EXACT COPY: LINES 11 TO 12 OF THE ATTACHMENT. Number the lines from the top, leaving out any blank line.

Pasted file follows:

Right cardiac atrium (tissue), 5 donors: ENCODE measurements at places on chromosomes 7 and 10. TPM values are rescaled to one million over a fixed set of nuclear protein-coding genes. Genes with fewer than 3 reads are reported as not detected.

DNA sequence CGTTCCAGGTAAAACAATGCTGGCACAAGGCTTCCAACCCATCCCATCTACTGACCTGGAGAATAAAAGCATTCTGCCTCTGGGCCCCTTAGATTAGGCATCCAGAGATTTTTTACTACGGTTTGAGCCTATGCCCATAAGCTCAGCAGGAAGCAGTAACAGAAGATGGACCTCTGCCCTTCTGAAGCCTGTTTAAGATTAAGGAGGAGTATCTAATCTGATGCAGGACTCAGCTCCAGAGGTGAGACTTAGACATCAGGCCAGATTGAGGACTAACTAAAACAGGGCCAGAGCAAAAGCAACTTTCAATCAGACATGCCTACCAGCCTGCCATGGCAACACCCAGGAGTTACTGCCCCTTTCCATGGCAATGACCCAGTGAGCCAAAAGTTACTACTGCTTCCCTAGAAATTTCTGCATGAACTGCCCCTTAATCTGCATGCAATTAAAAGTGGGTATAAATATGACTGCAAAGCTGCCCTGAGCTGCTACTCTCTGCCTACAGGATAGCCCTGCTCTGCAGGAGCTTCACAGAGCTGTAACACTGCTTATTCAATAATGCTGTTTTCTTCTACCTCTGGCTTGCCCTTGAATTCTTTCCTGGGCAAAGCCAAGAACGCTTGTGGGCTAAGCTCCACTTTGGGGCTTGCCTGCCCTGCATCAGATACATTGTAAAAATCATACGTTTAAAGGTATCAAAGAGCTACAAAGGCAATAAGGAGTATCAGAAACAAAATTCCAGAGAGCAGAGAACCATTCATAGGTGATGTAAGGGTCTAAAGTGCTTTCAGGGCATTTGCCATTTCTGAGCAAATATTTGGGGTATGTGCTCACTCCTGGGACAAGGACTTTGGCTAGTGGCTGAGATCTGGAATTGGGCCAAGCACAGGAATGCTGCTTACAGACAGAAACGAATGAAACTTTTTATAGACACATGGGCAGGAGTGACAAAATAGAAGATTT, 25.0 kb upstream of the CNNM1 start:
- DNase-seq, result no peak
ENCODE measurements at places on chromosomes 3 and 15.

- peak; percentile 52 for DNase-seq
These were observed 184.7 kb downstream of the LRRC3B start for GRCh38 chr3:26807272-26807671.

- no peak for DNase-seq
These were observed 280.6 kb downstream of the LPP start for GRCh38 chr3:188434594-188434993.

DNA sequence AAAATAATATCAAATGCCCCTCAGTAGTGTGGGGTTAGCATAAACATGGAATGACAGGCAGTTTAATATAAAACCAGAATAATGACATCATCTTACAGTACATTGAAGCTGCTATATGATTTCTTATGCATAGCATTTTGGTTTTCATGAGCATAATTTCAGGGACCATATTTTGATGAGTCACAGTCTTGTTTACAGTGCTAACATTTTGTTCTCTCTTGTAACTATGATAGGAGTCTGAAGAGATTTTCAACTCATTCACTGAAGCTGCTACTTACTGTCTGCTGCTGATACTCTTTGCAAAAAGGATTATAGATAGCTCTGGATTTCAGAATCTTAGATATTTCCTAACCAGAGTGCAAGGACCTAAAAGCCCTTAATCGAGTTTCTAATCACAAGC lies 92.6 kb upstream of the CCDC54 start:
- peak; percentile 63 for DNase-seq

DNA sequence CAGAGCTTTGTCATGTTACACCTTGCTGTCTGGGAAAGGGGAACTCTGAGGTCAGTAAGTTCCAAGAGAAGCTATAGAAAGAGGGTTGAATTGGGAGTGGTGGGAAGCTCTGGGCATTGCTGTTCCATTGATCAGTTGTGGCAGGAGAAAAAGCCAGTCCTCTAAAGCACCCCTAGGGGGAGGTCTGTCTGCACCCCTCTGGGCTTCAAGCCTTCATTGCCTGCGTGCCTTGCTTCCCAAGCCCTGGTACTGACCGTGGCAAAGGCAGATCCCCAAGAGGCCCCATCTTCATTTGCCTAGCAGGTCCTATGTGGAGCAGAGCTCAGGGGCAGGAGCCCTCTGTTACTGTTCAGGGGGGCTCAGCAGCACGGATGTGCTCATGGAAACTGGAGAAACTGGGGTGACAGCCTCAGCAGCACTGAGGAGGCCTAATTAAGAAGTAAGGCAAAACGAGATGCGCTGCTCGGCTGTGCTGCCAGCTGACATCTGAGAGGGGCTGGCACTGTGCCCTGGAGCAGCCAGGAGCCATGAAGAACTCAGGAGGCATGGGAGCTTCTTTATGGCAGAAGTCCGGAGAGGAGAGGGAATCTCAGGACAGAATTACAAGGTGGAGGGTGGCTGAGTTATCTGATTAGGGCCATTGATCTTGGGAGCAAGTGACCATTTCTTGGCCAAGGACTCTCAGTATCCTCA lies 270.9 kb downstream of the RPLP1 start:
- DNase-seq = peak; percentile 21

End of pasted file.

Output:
DNA sequence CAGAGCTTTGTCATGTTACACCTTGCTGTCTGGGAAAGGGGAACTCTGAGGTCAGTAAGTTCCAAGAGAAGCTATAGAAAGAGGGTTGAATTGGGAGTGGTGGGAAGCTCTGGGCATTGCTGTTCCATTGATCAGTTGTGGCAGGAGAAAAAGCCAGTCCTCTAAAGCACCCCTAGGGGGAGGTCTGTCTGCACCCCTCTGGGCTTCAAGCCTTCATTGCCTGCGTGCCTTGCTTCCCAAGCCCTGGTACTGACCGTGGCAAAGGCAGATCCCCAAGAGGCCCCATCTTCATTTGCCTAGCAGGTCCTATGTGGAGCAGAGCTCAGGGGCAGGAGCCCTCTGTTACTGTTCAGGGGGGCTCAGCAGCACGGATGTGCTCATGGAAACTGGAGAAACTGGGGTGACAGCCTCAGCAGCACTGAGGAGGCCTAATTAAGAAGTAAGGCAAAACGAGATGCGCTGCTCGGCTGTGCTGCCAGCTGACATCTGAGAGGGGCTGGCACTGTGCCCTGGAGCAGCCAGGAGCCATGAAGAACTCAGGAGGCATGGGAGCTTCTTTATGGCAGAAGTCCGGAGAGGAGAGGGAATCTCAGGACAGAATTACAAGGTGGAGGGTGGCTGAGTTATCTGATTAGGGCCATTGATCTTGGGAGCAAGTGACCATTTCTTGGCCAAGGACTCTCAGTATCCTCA lies 270.9 kb downstream of the RPLP1 start:
- DNase-seq = peak; percentile 21